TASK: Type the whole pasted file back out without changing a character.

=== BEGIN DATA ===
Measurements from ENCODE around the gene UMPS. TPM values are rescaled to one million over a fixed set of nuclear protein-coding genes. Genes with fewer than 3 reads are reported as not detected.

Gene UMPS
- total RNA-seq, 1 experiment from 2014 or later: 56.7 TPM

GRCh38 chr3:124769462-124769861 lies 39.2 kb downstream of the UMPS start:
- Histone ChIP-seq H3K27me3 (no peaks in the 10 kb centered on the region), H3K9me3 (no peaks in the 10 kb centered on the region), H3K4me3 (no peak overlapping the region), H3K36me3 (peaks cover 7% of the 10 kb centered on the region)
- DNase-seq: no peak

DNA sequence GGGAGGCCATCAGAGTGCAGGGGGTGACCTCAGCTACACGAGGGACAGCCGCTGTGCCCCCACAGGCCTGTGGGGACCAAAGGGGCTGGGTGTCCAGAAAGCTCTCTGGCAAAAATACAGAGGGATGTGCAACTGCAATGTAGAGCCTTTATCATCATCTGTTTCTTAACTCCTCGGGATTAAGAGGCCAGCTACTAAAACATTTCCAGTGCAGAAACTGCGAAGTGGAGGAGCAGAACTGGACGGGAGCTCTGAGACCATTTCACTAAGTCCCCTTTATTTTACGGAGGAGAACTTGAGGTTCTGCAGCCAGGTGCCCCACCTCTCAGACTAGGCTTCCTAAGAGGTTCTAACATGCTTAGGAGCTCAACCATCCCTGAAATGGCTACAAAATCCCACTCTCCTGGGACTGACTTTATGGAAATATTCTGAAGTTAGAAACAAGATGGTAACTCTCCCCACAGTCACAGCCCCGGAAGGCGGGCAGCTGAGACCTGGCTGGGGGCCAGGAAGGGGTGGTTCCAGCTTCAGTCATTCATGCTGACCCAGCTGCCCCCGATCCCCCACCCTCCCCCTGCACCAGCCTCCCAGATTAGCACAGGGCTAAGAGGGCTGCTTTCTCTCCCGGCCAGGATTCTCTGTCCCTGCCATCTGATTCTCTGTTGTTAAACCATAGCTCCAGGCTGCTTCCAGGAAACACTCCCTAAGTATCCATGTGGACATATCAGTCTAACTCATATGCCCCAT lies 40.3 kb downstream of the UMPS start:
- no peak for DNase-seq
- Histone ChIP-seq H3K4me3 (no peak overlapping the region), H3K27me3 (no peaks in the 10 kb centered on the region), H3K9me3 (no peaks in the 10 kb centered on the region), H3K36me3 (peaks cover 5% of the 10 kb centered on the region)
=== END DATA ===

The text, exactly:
Measurements from ENCODE around the gene UMPS. TPM values are rescaled to one million over a fixed set of nuclear protein-coding genes. Genes with fewer than 3 reads are reported as not detected.

Gene UMPS
- total RNA-seq, 1 experiment from 2014 or later: 56.7 TPM

GRCh38 chr3:124769462-124769861 lies 39.2 kb downstream of the UMPS start:
- Histone ChIP-seq H3K27me3 (no peaks in the 10 kb centered on the region), H3K9me3 (no peaks in the 10 kb centered on the region), H3K4me3 (no peak overlapping the region), H3K36me3 (peaks cover 7% of the 10 kb centered on the region)
- DNase-seq: no peak

DNA sequence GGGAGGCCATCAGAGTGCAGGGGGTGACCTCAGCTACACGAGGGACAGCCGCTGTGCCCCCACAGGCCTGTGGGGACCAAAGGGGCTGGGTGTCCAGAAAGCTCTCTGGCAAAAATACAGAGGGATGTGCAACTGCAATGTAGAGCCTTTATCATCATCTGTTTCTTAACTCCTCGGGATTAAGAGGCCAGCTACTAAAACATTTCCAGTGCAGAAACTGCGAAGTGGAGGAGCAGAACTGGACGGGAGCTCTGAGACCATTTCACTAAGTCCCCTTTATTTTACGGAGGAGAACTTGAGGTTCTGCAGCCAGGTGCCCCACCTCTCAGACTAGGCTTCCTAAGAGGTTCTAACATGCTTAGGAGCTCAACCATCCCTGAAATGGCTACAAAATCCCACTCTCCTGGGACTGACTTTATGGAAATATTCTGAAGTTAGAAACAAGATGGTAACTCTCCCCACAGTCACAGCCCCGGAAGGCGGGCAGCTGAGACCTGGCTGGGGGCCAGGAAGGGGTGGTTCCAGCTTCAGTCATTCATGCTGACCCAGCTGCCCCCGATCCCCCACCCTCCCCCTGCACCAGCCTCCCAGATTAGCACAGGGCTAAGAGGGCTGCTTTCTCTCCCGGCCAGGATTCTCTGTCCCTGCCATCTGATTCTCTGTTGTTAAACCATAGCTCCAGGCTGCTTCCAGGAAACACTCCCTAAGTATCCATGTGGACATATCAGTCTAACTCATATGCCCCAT lies 40.3 kb downstream of the UMPS start:
- no peak for DNase-seq
- Histone ChIP-seq H3K4me3 (no peak overlapping the region), H3K27me3 (no peaks in the 10 kb centered on the region), H3K9me3 (no peaks in the 10 kb centered on the region), H3K36me3 (peaks cover 5% of the 10 kb centered on the region)